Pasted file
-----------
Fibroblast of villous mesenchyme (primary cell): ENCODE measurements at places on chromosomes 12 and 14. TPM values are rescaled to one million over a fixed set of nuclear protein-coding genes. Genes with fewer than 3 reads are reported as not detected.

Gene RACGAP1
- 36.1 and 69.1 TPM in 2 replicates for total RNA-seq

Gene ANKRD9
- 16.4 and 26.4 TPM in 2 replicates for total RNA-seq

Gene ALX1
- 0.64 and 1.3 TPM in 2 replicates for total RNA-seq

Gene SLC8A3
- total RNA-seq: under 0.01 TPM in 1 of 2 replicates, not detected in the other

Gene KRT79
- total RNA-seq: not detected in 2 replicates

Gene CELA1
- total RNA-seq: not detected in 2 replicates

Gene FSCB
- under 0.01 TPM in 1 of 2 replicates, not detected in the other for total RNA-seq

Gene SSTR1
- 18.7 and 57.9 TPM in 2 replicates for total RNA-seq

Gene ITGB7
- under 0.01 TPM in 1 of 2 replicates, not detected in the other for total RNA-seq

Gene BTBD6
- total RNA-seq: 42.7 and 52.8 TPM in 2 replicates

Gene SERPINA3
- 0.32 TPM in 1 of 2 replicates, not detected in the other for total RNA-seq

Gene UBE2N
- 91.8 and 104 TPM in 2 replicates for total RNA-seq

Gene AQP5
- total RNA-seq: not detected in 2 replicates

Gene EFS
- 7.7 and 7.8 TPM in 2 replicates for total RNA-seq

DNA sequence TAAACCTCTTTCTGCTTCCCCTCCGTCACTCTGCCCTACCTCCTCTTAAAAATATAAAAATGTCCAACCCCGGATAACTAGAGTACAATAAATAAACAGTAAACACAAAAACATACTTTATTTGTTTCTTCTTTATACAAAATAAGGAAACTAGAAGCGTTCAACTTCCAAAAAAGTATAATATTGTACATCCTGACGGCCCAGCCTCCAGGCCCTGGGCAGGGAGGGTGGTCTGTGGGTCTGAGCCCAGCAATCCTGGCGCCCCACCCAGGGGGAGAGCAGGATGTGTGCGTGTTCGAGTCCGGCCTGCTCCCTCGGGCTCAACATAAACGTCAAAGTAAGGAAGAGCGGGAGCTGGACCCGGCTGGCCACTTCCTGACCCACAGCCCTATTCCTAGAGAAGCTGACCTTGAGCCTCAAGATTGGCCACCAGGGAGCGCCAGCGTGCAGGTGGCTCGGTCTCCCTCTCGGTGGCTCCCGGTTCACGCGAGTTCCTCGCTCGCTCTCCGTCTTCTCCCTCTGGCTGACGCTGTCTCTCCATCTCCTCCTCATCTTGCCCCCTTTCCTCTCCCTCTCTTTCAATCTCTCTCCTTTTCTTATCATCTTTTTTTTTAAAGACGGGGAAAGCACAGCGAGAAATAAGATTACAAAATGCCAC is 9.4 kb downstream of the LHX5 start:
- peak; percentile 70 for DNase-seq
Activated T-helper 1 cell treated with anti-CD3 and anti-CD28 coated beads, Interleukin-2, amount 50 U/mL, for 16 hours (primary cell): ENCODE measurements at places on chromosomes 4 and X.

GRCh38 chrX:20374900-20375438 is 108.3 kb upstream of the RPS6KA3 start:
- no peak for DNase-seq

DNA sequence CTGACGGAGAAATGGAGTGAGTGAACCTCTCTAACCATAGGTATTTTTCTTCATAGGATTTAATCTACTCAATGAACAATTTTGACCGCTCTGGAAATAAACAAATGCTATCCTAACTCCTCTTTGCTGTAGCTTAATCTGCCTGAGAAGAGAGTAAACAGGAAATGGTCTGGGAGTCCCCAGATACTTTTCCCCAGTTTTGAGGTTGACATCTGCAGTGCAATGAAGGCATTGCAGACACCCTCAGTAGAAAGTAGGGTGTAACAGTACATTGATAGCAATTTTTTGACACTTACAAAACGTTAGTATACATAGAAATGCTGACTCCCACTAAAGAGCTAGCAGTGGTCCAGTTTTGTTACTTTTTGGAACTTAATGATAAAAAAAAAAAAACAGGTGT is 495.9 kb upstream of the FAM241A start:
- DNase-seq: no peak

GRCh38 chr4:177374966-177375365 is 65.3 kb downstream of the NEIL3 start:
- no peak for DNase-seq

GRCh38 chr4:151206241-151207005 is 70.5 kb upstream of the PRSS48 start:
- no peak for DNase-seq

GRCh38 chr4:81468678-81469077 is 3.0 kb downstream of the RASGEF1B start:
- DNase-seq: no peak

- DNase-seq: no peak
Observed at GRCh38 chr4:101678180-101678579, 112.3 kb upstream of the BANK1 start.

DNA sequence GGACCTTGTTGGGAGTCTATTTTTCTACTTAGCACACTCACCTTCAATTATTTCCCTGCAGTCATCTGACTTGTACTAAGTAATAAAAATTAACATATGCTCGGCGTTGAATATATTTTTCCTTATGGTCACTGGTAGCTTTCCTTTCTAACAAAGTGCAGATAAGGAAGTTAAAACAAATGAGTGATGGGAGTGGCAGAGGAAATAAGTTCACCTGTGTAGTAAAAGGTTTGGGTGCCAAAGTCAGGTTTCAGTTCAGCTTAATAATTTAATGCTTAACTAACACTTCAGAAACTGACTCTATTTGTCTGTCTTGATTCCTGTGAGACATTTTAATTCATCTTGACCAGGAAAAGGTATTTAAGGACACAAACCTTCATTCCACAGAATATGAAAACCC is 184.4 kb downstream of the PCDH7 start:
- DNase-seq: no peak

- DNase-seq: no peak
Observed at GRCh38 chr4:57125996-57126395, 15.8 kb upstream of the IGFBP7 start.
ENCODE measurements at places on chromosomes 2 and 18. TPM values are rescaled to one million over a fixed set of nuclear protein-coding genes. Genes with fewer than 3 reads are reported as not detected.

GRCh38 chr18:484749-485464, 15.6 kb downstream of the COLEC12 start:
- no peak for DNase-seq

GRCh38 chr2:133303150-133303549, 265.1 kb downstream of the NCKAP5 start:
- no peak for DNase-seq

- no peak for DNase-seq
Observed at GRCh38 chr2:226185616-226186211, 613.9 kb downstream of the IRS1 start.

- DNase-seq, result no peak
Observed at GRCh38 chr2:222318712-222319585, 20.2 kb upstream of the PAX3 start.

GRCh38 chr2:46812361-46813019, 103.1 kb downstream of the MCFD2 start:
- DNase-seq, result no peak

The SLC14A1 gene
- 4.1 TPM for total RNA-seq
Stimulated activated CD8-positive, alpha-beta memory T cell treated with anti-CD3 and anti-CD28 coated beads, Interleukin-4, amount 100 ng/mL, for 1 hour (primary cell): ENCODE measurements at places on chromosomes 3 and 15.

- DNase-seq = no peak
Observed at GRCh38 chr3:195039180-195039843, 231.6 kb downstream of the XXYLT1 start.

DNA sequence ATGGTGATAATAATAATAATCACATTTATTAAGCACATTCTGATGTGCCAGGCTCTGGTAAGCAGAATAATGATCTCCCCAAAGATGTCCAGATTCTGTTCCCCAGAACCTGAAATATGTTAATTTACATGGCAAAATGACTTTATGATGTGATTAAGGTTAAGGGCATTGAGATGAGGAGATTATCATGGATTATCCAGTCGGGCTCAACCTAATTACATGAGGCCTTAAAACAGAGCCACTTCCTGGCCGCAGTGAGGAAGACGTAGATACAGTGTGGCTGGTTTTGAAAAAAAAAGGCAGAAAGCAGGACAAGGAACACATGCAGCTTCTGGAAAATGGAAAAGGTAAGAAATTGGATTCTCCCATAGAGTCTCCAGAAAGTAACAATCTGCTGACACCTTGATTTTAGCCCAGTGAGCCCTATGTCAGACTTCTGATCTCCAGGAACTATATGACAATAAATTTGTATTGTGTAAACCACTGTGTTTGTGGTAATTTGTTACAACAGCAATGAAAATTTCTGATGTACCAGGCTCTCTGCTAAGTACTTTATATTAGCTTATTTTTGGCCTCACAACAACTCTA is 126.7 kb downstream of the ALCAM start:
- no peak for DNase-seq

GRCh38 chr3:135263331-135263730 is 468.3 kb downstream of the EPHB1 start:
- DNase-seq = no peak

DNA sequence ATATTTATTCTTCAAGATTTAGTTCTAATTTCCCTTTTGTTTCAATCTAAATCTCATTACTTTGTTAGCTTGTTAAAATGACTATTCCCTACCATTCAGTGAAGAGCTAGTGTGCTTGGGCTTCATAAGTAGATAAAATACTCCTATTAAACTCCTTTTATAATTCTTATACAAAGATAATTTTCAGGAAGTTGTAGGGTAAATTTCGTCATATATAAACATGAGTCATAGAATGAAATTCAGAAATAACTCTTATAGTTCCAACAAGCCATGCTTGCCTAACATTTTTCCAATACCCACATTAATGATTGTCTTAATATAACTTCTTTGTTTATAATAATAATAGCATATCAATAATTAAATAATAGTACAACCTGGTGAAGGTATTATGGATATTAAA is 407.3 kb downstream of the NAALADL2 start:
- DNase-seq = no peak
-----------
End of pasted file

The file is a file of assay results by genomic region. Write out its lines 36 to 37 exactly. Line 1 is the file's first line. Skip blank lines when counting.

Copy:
- DNase-seq: no peak

GRCh38 chr4:177374966-177375365 is 65.3 kb downstream of the NEIL3 start: